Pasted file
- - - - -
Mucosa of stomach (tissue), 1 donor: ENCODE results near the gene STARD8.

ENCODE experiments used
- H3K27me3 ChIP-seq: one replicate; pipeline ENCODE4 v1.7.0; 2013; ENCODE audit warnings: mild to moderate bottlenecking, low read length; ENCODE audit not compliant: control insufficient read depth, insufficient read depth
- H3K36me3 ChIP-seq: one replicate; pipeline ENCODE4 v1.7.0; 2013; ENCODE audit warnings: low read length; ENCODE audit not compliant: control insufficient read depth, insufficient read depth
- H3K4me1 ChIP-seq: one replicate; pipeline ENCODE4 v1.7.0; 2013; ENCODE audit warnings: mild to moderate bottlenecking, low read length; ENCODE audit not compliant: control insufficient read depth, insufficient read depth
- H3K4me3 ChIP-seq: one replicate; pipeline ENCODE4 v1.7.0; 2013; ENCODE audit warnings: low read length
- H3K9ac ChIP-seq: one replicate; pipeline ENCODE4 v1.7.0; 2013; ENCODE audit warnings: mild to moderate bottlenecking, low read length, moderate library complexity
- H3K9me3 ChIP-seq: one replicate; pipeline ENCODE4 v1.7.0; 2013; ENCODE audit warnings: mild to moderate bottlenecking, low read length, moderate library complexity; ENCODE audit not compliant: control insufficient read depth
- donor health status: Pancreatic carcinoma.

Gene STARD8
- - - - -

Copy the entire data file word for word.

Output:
Mucosa of stomach (tissue), 1 donor: ENCODE results near the gene STARD8.

ENCODE experiments used
- H3K27me3 ChIP-seq: one replicate; pipeline ENCODE4 v1.7.0; 2013; ENCODE audit warnings: mild to moderate bottlenecking, low read length; ENCODE audit not compliant: control insufficient read depth, insufficient read depth
- H3K36me3 ChIP-seq: one replicate; pipeline ENCODE4 v1.7.0; 2013; ENCODE audit warnings: low read length; ENCODE audit not compliant: control insufficient read depth, insufficient read depth
- H3K4me1 ChIP-seq: one replicate; pipeline ENCODE4 v1.7.0; 2013; ENCODE audit warnings: mild to moderate bottlenecking, low read length; ENCODE audit not compliant: control insufficient read depth, insufficient read depth
- H3K4me3 ChIP-seq: one replicate; pipeline ENCODE4 v1.7.0; 2013; ENCODE audit warnings: low read length
- H3K9ac ChIP-seq: one replicate; pipeline ENCODE4 v1.7.0; 2013; ENCODE audit warnings: mild to moderate bottlenecking, low read length, moderate library complexity
- H3K9me3 ChIP-seq: one replicate; pipeline ENCODE4 v1.7.0; 2013; ENCODE audit warnings: mild to moderate bottlenecking, low read length, moderate library complexity; ENCODE audit not compliant: control insufficient read depth
- donor health status: Pancreatic carcinoma.

Gene STARD8